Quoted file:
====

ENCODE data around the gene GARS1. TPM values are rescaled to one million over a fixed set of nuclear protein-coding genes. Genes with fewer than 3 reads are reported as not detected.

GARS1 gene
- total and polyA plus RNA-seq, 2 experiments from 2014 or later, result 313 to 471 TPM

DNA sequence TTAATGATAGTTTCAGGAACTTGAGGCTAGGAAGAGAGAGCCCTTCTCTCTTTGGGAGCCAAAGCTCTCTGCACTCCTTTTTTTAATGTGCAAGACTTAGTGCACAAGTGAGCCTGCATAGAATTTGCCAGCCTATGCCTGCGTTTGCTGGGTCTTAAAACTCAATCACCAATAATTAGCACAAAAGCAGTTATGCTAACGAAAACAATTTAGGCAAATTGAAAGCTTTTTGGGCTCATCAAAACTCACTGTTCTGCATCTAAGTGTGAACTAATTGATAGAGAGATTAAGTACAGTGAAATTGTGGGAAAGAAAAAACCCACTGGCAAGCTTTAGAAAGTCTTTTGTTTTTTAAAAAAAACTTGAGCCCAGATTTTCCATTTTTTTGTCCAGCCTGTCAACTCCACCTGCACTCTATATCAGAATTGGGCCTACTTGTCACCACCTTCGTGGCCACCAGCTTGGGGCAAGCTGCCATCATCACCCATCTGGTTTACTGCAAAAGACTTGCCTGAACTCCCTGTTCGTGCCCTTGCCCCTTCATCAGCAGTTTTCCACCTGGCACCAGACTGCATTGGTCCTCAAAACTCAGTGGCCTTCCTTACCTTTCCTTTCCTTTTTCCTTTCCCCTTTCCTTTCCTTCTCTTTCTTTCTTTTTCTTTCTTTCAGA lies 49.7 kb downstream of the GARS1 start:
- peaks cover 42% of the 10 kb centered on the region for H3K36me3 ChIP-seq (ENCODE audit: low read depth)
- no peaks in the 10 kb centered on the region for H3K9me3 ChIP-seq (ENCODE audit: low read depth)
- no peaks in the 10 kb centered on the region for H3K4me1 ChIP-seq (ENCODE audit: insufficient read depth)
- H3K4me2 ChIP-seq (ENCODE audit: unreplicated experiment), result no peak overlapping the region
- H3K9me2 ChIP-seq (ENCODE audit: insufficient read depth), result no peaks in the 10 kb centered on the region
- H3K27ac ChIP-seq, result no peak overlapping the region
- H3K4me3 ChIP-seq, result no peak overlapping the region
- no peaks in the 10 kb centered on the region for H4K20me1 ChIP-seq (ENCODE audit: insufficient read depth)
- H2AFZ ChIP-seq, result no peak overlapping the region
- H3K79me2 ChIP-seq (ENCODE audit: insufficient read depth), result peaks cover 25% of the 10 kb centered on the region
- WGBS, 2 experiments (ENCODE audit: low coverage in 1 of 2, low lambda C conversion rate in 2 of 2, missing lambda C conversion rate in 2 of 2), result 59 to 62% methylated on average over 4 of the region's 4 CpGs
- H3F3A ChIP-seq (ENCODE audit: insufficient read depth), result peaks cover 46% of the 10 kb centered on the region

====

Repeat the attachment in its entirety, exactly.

ENCODE data around the gene GARS1. TPM values are rescaled to one million over a fixed set of nuclear protein-coding genes. Genes with fewer than 3 reads are reported as not detected.

GARS1 gene
- total and polyA plus RNA-seq, 2 experiments from 2014 or later, result 313 to 471 TPM

DNA sequence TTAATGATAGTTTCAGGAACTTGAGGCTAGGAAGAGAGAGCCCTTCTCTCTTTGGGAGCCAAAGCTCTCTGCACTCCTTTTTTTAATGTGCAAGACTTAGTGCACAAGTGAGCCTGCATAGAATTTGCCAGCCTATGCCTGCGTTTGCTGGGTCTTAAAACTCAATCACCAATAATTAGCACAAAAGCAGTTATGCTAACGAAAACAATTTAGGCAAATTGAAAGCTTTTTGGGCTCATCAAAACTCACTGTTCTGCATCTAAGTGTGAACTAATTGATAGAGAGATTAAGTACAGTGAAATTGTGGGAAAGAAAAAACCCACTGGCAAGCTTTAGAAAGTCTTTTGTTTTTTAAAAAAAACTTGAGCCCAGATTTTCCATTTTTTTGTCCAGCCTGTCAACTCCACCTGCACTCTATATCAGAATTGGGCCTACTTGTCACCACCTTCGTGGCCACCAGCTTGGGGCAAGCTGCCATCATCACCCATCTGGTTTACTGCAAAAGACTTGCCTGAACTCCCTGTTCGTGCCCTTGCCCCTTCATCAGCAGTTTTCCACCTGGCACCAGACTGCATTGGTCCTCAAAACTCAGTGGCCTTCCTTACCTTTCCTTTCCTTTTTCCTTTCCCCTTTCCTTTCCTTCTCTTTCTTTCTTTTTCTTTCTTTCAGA lies 49.7 kb downstream of the GARS1 start:
- peaks cover 42% of the 10 kb centered on the region for H3K36me3 ChIP-seq (ENCODE audit: low read depth)
- no peaks in the 10 kb centered on the region for H3K9me3 ChIP-seq (ENCODE audit: low read depth)
- no peaks in the 10 kb centered on the region for H3K4me1 ChIP-seq (ENCODE audit: insufficient read depth)
- H3K4me2 ChIP-seq (ENCODE audit: unreplicated experiment), result no peak overlapping the region
- H3K9me2 ChIP-seq (ENCODE audit: insufficient read depth), result no peaks in the 10 kb centered on the region
- H3K27ac ChIP-seq, result no peak overlapping the region
- H3K4me3 ChIP-seq, result no peak overlapping the region
- no peaks in the 10 kb centered on the region for H4K20me1 ChIP-seq (ENCODE audit: insufficient read depth)
- H2AFZ ChIP-seq, result no peak overlapping the region
- H3K79me2 ChIP-seq (ENCODE audit: insufficient read depth), result peaks cover 25% of the 10 kb centered on the region
- WGBS, 2 experiments (ENCODE audit: low coverage in 1 of 2, low lambda C conversion rate in 2 of 2, missing lambda C conversion rate in 2 of 2), result 59 to 62% methylated on average over 4 of the region's 4 CpGs
- H3F3A ChIP-seq (ENCODE audit: insufficient read depth), result peaks cover 46% of the 10 kb centered on the region